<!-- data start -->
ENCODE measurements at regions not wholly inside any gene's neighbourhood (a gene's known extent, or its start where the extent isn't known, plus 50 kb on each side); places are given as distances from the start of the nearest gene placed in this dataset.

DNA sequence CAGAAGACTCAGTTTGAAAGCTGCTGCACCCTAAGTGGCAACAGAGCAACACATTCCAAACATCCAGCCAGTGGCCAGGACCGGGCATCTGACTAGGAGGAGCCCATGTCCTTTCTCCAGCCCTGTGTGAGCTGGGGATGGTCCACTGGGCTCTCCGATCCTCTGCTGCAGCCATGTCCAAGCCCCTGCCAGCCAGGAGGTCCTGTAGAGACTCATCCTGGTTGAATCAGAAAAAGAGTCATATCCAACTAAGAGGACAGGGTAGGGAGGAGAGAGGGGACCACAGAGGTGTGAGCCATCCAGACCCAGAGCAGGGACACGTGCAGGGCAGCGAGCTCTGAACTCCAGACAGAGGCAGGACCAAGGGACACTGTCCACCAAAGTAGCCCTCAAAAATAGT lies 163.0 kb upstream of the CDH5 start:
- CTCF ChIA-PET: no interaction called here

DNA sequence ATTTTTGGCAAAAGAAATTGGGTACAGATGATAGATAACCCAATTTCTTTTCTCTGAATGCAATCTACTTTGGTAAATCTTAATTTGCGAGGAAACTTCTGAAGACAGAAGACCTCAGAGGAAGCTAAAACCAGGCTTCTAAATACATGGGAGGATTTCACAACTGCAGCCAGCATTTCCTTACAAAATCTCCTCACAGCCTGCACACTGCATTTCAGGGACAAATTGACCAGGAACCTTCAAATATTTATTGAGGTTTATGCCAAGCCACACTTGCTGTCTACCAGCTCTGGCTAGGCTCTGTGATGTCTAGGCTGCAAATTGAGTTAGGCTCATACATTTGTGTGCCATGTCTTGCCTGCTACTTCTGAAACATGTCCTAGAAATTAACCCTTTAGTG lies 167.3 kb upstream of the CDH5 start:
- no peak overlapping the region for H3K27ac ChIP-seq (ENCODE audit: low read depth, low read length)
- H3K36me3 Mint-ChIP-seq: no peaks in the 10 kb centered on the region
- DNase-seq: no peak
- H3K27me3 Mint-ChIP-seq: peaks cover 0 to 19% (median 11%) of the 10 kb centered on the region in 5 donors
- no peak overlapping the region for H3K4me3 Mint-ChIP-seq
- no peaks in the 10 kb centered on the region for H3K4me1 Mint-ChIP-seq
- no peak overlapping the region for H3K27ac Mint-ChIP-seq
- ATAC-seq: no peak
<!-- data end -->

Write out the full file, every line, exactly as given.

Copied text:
ENCODE measurements at regions not wholly inside any gene's neighbourhood (a gene's known extent, or its start where the extent isn't known, plus 50 kb on each side); places are given as distances from the start of the nearest gene placed in this dataset.

DNA sequence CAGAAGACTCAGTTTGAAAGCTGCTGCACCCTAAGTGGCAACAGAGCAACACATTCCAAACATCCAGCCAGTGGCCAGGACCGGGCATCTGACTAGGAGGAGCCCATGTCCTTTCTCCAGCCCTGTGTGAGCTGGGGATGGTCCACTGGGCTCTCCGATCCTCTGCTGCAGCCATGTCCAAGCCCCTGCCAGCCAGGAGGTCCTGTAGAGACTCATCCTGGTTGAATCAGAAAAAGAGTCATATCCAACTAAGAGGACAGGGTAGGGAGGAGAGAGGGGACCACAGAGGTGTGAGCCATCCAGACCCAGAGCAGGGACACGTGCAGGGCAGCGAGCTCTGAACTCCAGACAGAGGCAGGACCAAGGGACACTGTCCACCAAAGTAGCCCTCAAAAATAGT lies 163.0 kb upstream of the CDH5 start:
- CTCF ChIA-PET: no interaction called here

DNA sequence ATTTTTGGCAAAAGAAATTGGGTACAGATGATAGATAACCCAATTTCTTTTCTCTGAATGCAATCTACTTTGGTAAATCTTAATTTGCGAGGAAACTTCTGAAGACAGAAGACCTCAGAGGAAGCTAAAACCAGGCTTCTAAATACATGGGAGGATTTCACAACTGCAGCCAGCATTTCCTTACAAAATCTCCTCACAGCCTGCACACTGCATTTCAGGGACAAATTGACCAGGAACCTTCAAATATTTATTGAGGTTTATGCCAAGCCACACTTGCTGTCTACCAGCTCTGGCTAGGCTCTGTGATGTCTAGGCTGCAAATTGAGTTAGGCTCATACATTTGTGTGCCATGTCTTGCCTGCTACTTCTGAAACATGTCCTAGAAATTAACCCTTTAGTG lies 167.3 kb upstream of the CDH5 start:
- no peak overlapping the region for H3K27ac ChIP-seq (ENCODE audit: low read depth, low read length)
- H3K36me3 Mint-ChIP-seq: no peaks in the 10 kb centered on the region
- DNase-seq: no peak
- H3K27me3 Mint-ChIP-seq: peaks cover 0 to 19% (median 11%) of the 10 kb centered on the region in 5 donors
- no peak overlapping the region for H3K4me3 Mint-ChIP-seq
- no peaks in the 10 kb centered on the region for H3K4me1 Mint-ChIP-seq
- no peak overlapping the region for H3K27ac Mint-ChIP-seq
- ATAC-seq: no peak